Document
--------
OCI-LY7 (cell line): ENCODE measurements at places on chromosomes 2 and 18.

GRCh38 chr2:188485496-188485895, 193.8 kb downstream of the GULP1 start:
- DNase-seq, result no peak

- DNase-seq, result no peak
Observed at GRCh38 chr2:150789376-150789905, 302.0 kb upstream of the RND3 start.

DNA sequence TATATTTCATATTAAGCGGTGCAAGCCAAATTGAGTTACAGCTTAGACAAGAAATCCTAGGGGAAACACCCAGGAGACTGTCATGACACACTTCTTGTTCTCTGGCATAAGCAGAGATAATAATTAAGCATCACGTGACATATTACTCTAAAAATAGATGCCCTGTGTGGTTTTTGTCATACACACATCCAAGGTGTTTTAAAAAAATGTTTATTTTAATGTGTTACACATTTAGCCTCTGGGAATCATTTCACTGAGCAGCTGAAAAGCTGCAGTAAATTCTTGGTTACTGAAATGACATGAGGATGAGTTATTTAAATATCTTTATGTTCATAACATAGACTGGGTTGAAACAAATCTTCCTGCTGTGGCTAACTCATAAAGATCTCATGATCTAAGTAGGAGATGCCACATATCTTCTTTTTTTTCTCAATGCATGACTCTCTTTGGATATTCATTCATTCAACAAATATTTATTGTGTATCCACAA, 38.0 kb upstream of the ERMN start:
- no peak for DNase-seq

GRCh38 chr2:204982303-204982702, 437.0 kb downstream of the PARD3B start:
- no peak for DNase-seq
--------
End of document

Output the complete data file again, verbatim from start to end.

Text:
OCI-LY7 (cell line): ENCODE measurements at places on chromosomes 2 and 18.

GRCh38 chr2:188485496-188485895, 193.8 kb downstream of the GULP1 start:
- DNase-seq, result no peak

- DNase-seq, result no peak
Observed at GRCh38 chr2:150789376-150789905, 302.0 kb upstream of the RND3 start.

DNA sequence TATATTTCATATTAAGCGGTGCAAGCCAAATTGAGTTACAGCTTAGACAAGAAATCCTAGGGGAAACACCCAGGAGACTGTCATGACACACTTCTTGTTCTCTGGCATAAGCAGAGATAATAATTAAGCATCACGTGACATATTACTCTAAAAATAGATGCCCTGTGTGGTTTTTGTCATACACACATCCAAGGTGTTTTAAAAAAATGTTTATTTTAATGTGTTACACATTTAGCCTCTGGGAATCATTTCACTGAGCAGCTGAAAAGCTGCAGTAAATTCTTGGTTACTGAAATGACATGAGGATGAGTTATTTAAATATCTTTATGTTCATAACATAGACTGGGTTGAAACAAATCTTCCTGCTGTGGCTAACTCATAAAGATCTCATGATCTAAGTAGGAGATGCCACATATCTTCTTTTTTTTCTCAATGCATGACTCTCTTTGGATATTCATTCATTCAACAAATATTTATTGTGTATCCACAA, 38.0 kb upstream of the ERMN start:
- no peak for DNase-seq

GRCh38 chr2:204982303-204982702, 437.0 kb downstream of the PARD3B start:
- no peak for DNase-seq